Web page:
Why I Weaponized Virtual Reality


There must be a better way

After the Parkland High School mass shooting many of us were shocked that again a school became a bloodbath. It appeared everyone would talk of changes, but eventually grow silent. However, this has not been the case due to the smart & courageous efforts of a number of student survivors; everyone agreed something needs to be done. Even the President of the United States, quickly formed a “listening event,” to hear from past & present survivors and parents of those that died at Columbine, Sandy Hook, and Parkland. Yet the only thing President Trump offered was to arm our teachers. His proposal was met with silence. I knew that the President had made up his mind because that is what Fox News had been promoting the week before. Sure enough as the days passed, his conviction towards this idea strengthened and he started pushing Congress and state governments to pass legislation and funding for training and firearms purchases.

President Donald Trump greeting those who participated in the “Listening Session”on school gun violence held on February 21, 2018 at the White House. Image courtesy of AP, photographer Carolyn Kaster

Virtual Reality

As a military veteran of many years with experience in firearms, I knew that just knowing how to shoot at targets is a completely different than using a weapon in a combat situation and the training and the professionals needed to provide this type of training would not guarantee how a person will react in a live situation. And frankly anyone (like the president) who feels having a gun will change the odds in a situation where you do not have the advantage; simply has never been exposed to a situation like this. Yet, how do you expose someone to situation like this without exposing them to danger?

Screen Capture from Homeland/Army Add-on for an Active Shooter Crisis

It came to me as I reviewed a few upcoming VR games that mimicked that used the VR controller as a weapon, I knew that this would not only be a safe solution, but require very little in the amount of money, space or the number of people involved. This is not an new idea and Homeland Security and Army have already created an School setting for their “First Responder Simulator” to simulate the actions to take place during a Red Flag situation. However it has some limitations being a standard computer FPV (First Person View) based simulator and more importantly does not allow a teacher to act out in the scenario, especially with a handgun. But using a controller to mimic a handgun is not very realistic, so I created a better solution.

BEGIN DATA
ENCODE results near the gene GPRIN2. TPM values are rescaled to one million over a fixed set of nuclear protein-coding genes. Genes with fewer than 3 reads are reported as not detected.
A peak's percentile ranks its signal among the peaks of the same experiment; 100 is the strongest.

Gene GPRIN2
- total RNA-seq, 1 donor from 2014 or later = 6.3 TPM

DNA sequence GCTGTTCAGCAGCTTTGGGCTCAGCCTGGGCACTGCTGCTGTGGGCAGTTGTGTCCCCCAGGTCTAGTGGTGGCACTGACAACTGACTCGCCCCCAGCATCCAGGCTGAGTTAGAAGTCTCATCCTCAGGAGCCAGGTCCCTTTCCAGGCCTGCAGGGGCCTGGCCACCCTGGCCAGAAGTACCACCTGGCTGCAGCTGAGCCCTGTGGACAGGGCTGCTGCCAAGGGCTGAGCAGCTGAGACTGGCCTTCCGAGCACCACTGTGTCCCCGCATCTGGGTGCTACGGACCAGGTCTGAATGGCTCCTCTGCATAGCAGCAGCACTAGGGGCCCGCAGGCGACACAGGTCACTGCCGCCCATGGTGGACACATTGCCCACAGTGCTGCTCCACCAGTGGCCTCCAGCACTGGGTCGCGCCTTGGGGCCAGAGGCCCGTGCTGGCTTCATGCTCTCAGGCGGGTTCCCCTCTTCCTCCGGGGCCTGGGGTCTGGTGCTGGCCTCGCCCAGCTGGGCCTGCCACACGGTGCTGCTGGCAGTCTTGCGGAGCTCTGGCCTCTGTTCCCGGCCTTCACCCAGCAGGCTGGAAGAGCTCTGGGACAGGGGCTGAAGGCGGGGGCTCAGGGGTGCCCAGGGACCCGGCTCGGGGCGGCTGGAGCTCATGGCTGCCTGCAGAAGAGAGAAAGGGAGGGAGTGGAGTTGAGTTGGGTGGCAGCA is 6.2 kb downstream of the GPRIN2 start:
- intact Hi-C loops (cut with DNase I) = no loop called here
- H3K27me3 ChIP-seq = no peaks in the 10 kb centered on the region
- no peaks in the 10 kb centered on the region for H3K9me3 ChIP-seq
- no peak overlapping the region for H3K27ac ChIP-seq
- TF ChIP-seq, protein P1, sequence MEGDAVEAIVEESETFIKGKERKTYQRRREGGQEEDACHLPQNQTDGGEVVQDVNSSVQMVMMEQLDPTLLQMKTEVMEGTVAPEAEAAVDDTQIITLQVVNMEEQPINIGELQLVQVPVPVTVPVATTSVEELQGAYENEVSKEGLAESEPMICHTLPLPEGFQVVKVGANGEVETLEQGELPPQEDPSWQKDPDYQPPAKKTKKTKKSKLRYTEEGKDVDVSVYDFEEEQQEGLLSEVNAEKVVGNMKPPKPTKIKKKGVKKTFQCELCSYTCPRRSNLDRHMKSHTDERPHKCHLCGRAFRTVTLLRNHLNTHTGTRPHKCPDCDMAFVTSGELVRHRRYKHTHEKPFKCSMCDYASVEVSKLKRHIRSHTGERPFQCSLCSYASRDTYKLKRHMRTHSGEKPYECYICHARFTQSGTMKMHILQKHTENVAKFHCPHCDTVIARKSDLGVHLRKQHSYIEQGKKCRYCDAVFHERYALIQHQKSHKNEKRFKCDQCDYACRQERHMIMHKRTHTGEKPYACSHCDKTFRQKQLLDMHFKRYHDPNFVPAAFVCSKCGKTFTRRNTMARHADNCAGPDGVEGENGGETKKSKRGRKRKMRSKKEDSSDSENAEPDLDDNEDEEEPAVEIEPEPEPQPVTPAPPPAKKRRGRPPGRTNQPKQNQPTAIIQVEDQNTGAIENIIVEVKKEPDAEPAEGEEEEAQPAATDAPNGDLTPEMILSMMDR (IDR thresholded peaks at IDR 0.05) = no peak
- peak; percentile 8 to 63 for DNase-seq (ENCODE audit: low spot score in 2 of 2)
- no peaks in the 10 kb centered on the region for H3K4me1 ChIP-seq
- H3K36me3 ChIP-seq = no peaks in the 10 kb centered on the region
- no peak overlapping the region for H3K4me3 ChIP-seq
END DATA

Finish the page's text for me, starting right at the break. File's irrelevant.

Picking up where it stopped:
Creating the VR handgun Replica

Finished working prototype mount attached to a Walther PP 99 Airsoft Replica with CO2 blowback and the Vive Tracker

Using replica of a Walther PP 99 Airsoft with CO2 blowback I connected it to a Vive Tracker. What made this replica different is that it uses a CO2 cartridge that sends a burst of compressed CO2 into a chamber, causing the the upper receiver to “blowback” performing the same action as a real Walther PP 99 that expelled the shell and loaded the next one for semi-automatic operation. Deciding on this model due to authentic action, I had to figured a way to mount a Vive Tracker, but also needed to have access to the data pins to allow switches to be attached for trigger action, safety latch operation, magazine eject and even a switch that detects when your hand is gripping the handle.

Early concept render with the Vive Tracker to mounted above the Walther PP 99

Mounting the Vive Tracker had had some challenges if I based it on HTC’s mounting guidelines, which always showed the Tracker with its unique tri-legged design facing up. This posed some problems because you would have had to mount the Tracker above the upper receiver without actually making contact with it, as not to impede the blowback action. This made the design somewhat clunky and more complicated as you can see above.

3D render of the mount showing Pogo Pin plates and tension screws attached to the Vive Tracker and Walther PP 99 replica